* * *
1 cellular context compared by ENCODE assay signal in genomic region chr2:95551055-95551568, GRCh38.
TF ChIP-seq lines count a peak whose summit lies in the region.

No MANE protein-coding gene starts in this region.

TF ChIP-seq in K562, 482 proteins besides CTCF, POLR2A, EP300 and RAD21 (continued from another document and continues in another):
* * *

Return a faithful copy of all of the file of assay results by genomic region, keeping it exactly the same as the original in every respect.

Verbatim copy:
1 cellular context compared by ENCODE assay signal in genomic region chr2:95551055-95551568, GRCh38.
TF ChIP-seq lines count a peak whose summit lies in the region.

No MANE protein-coding gene starts in this region.

TF ChIP-seq in K562, 482 proteins besides CTCF, POLR2A, EP300 and RAD21 (continued from another document and continues in another):